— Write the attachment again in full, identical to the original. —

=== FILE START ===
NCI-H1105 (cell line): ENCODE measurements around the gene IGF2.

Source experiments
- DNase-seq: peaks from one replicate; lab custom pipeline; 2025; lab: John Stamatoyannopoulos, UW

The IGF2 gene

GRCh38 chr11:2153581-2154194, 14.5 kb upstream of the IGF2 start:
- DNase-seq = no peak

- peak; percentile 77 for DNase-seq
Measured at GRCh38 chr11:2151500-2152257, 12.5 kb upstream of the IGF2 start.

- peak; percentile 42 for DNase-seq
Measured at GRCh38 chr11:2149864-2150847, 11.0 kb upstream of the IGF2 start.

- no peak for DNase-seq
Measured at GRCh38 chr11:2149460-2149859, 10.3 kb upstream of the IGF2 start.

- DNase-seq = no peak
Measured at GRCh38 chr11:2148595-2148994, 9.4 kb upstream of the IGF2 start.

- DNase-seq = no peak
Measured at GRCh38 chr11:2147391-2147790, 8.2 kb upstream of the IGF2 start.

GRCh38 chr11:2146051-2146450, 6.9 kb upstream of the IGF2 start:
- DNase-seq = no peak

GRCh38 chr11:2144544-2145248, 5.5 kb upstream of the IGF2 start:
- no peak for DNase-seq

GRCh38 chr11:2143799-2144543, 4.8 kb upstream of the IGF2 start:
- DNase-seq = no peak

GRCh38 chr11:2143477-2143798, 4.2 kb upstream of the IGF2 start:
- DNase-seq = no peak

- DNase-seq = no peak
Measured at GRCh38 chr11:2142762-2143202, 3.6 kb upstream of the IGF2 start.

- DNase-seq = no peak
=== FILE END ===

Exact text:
NCI-H1105 (cell line): ENCODE measurements around the gene IGF2.

Source experiments
- DNase-seq: peaks from one replicate; lab custom pipeline; 2025; lab: John Stamatoyannopoulos, UW

The IGF2 gene

GRCh38 chr11:2153581-2154194, 14.5 kb upstream of the IGF2 start:
- DNase-seq = no peak

- peak; percentile 77 for DNase-seq
Measured at GRCh38 chr11:2151500-2152257, 12.5 kb upstream of the IGF2 start.

- peak; percentile 42 for DNase-seq
Measured at GRCh38 chr11:2149864-2150847, 11.0 kb upstream of the IGF2 start.

- no peak for DNase-seq
Measured at GRCh38 chr11:2149460-2149859, 10.3 kb upstream of the IGF2 start.

- DNase-seq = no peak
Measured at GRCh38 chr11:2148595-2148994, 9.4 kb upstream of the IGF2 start.

- DNase-seq = no peak
Measured at GRCh38 chr11:2147391-2147790, 8.2 kb upstream of the IGF2 start.

GRCh38 chr11:2146051-2146450, 6.9 kb upstream of the IGF2 start:
- DNase-seq = no peak

GRCh38 chr11:2144544-2145248, 5.5 kb upstream of the IGF2 start:
- no peak for DNase-seq

GRCh38 chr11:2143799-2144543, 4.8 kb upstream of the IGF2 start:
- DNase-seq = no peak

GRCh38 chr11:2143477-2143798, 4.2 kb upstream of the IGF2 start:
- DNase-seq = no peak

- DNase-seq = no peak
Measured at GRCh38 chr11:2142762-2143202, 3.6 kb upstream of the IGF2 start.

- DNase-seq = no peak